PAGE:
Organist Debby Graves plays Bach, Franck and others at Hilton Head concert

jpaprocki@islandpacket.comFebruary 15, 2013 

Organist Debby Graves

  • St. Andrew By-The-Sea United Methodist Church will host a concert featuring organist Debby Graves at 4 p.m. Feb. 17. Joining St. Andrew's organist will be Phyllis Mauney on harp, soprano Laura Floyd, Todd Smith on trumpet, baritone Tim Reynolds and the St. Andrew By-The-Sea Chancel Choir.

    Details: 843-785-4711

With its pedals, stops, pipes and keyboards, the organ looks pretty intimidating. More intimidating than a piano, even. But that hasn't stopped Debby Graves.

The organist at St. Andrew By-The-Sea United Methodist Church has been playing the instrument for more than 30 years. Graves and the church pipe organ will be featured in a concert at 4 p.m. Feb. 17.

Graves, who's also worked as a teacher and tour guide locally, describes how she became a convert to the organ.

Question. What's the plan for the concert?

Answer. For the most part, it's classical pieces. I'm doing the "Toccata and Fugue" by Bach, the one that's played during Halloween a lot. I like romantic music so I'm doing one by (Cesar) Franck. We'll be doing a Shaker hymn tune. ... I'm excited for the concert. I haven't done a major show like this since 1979, when I did my master's recital.

Q. How did you get into playing organ?

A. I played piano from the age of 6. My junior year (of high school), I took organ lessons. I really didn't like it. When I went to college, I auditioned on the baritone horn and piano. I have small hands and the people judging me said I wasn't going to make it as a piano player. I didn't really want to play baritone horn either. I had someone suggest I take up organ. I've grown to love it.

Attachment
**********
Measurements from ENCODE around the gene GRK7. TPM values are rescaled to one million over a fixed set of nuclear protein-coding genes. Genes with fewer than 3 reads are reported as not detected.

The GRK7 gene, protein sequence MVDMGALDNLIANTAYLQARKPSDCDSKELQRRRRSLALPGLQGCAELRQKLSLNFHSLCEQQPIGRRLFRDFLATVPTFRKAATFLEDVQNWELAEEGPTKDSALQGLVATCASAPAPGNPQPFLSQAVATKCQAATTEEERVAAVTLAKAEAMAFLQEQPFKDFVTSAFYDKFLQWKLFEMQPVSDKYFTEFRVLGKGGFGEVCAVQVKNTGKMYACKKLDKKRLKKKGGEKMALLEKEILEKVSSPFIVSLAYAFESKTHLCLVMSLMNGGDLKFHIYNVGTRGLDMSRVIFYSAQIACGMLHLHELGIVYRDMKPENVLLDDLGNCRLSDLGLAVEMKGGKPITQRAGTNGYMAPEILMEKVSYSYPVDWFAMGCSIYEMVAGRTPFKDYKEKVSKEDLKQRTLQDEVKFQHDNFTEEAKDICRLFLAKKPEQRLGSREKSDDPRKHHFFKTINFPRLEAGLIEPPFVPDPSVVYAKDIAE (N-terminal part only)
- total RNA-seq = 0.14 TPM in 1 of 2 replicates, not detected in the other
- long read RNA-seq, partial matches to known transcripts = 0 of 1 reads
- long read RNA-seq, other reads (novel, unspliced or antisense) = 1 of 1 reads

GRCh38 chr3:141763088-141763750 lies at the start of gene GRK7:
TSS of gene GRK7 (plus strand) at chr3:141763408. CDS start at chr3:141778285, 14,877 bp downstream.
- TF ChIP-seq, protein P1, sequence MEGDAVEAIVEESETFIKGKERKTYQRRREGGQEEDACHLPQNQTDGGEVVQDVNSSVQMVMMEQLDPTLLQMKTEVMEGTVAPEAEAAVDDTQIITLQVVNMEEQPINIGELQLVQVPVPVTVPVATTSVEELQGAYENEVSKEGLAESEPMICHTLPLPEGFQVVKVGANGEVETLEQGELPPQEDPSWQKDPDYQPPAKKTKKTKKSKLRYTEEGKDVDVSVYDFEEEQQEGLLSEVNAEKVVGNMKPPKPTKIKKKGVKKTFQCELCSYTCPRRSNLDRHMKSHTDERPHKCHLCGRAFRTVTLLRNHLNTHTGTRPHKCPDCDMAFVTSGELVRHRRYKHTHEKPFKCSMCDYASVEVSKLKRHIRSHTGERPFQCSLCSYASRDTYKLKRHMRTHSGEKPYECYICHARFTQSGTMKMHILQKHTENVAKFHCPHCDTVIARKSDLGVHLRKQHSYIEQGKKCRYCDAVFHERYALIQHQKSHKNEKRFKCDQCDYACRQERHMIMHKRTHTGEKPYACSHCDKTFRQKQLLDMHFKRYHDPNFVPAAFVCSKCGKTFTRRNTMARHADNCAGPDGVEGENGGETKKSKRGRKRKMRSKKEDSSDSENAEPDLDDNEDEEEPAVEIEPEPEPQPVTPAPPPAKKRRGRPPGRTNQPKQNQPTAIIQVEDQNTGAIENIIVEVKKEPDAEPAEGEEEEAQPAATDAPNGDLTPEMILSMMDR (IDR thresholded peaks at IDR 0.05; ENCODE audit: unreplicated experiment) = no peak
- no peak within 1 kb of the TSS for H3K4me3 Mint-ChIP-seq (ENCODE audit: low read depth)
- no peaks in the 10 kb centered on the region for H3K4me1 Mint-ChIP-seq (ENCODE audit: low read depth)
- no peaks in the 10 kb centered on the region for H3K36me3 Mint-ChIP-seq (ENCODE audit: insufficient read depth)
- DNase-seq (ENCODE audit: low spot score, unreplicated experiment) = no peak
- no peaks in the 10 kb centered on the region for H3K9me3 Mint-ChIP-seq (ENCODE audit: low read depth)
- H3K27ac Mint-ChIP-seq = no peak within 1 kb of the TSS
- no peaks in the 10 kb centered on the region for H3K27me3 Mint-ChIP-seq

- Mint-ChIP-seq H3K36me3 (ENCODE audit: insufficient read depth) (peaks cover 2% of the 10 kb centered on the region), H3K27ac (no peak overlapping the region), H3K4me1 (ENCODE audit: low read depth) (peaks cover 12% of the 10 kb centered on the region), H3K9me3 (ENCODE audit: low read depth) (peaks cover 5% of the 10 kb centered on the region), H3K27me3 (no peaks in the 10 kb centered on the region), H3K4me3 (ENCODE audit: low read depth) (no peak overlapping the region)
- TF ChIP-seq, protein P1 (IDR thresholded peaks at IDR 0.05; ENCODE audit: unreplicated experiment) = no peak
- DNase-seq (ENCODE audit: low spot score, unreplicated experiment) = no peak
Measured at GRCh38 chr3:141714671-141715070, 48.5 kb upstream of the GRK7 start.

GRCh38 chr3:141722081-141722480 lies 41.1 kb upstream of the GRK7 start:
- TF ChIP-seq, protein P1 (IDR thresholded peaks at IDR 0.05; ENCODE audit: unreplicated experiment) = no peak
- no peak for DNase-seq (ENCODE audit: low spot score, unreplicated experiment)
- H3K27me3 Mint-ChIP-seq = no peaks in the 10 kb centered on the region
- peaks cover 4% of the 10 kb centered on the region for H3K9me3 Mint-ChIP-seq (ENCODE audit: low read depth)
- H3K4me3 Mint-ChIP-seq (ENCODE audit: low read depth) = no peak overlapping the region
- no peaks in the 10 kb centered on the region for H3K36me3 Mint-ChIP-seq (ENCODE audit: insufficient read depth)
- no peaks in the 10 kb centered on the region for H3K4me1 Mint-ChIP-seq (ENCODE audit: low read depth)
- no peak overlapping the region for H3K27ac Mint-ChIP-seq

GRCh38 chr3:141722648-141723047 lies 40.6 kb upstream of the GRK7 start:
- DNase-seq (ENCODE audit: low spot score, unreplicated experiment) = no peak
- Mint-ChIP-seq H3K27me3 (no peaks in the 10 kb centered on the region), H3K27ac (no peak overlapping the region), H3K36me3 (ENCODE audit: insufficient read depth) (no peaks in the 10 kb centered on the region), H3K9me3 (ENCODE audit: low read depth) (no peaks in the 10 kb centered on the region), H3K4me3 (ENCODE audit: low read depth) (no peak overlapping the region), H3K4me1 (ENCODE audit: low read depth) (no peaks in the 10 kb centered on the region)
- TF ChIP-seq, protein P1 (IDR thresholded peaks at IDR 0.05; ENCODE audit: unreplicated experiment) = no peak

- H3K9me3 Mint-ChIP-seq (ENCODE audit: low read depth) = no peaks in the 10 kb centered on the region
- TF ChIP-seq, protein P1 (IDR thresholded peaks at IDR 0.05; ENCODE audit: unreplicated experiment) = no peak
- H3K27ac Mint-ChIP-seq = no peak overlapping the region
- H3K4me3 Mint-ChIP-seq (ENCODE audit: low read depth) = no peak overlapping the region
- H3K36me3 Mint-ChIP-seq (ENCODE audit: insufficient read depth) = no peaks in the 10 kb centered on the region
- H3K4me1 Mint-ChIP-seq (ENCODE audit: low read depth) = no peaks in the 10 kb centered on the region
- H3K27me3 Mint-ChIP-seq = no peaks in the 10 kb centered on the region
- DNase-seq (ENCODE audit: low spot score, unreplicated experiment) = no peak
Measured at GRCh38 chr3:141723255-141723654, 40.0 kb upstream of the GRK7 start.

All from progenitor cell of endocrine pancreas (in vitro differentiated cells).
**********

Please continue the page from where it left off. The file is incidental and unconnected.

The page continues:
Q. Small hands haven't hurt you?

A. It wasn't that I couldn't play piano. It's that they wouldn't think I could keep up with the other students with longer fingers. On organ, you don't play octaves like you do on a piano. You have to slide on the keys to connect them. You're not playing a sustaining pedal like you do on a piano. On paiano, when you put the keys down it will still sound. You don't have that advantage on the organ. It's a slightly different technique.

Q. Seems like you're also busier on an organ?

A. You have more things to do on a organ. Not that it's more difficult, just different technique. I've had a tremendous time playing the organ. It's been a great release, too. If I've got some tension to release or am feeling frustrated, I can just start playing and watch it slide away. Once I start playing soft, I know that it's gone.


St. Andrew By-The-Sea United Methodist Church

Five Minutes with Debby Graves, trolley tour guide

"Building a Dream"

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